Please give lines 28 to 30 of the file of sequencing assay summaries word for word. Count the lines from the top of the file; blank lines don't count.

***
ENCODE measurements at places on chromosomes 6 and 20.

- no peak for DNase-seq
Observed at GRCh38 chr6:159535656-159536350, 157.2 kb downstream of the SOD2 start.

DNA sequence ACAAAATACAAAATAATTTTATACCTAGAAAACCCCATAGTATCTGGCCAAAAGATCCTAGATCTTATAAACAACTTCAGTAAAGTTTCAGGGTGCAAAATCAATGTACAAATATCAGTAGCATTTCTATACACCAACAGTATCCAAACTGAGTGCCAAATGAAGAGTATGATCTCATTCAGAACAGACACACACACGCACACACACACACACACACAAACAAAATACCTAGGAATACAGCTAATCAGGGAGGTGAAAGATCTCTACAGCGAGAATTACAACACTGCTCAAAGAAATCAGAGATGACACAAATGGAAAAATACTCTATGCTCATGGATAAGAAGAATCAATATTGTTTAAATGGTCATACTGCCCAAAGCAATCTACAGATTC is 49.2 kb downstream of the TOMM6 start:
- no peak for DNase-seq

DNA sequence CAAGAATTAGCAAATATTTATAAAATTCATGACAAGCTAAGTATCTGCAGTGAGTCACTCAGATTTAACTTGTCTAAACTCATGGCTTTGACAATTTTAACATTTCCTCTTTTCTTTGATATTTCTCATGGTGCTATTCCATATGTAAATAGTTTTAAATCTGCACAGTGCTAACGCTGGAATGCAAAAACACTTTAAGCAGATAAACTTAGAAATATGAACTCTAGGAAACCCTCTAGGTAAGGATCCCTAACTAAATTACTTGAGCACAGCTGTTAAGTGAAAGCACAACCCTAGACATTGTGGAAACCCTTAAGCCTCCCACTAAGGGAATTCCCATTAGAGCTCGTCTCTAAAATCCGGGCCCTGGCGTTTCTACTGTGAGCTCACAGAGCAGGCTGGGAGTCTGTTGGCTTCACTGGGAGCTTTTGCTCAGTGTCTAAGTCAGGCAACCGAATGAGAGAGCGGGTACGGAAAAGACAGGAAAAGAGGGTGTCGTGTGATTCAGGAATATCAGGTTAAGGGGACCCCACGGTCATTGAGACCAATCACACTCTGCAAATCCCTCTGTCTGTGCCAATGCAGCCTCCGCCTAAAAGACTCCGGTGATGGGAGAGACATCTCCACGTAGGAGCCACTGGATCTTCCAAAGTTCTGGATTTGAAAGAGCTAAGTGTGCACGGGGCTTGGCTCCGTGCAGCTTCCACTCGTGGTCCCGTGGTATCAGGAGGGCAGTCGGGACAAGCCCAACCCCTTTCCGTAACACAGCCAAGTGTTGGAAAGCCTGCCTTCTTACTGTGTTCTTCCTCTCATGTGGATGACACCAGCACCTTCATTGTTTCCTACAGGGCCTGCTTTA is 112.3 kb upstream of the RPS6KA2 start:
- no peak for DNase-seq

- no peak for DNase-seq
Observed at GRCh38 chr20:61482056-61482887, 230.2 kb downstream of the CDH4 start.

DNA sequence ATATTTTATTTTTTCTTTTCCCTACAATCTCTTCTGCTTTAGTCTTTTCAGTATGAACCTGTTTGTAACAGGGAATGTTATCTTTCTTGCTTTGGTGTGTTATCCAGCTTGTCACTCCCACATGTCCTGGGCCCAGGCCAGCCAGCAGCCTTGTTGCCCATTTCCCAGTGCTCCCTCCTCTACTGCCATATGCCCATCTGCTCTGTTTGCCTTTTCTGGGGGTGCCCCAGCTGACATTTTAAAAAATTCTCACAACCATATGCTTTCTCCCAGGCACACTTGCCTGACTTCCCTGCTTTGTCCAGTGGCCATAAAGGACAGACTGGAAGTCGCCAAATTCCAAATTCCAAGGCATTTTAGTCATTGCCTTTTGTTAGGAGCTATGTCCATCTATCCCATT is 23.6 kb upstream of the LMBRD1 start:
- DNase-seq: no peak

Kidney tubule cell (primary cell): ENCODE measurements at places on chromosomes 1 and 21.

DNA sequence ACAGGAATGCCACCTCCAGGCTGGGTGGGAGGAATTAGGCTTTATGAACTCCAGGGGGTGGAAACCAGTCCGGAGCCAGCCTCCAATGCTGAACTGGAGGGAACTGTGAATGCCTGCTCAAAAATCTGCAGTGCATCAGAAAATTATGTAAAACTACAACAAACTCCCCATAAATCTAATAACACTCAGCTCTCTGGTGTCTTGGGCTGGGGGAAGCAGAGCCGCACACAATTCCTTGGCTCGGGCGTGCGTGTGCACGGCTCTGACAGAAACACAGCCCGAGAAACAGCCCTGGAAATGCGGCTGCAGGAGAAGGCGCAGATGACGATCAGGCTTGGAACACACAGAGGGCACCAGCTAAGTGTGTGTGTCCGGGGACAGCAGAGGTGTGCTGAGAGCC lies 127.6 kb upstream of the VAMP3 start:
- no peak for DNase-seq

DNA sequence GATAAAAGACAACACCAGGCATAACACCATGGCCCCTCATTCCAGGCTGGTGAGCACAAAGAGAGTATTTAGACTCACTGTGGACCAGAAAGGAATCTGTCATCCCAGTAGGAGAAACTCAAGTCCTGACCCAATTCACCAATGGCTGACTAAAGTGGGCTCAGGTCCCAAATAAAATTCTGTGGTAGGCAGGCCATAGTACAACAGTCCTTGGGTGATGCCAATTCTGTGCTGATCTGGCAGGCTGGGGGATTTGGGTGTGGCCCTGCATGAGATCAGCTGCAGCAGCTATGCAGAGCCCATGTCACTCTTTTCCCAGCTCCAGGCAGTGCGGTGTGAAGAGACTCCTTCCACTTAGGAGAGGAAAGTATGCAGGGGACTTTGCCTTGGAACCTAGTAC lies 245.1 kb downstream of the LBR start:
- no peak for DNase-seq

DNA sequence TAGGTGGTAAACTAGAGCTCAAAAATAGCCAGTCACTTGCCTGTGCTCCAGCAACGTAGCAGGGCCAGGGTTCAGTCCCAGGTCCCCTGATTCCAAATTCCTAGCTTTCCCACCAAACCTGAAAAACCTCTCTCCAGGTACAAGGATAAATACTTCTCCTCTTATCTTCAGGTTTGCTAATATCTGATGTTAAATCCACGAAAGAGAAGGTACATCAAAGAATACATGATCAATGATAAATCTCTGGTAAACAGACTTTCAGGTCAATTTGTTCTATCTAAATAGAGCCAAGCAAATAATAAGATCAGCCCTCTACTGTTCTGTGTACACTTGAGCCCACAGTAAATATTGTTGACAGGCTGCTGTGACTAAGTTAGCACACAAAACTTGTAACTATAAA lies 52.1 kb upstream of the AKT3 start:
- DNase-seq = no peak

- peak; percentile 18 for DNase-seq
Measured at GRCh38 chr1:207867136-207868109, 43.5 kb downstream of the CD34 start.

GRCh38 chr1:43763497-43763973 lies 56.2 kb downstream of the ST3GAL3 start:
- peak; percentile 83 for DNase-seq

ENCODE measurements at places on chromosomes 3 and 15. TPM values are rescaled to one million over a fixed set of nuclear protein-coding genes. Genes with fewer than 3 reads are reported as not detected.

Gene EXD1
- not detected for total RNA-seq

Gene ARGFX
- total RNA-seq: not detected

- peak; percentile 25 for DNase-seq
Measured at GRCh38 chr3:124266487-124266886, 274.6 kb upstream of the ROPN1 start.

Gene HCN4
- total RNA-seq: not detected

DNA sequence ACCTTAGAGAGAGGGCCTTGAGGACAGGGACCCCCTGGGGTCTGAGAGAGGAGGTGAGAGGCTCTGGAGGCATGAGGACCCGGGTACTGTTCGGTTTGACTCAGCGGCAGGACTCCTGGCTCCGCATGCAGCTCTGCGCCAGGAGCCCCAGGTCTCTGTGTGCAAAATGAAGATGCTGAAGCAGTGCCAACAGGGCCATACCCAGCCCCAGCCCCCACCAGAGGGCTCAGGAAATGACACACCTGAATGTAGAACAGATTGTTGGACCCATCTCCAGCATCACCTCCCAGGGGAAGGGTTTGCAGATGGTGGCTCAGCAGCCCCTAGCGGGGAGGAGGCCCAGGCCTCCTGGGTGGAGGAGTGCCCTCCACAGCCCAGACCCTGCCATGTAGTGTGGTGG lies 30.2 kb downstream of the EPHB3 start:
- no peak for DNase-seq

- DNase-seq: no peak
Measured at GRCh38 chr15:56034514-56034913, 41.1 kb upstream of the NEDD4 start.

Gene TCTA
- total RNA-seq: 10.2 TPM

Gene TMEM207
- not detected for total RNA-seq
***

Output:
- peak; percentile 25 for DNase-seq
Measured at GRCh38 chr3:124266487-124266886, 274.6 kb upstream of the ROPN1 start.

Gene HCN4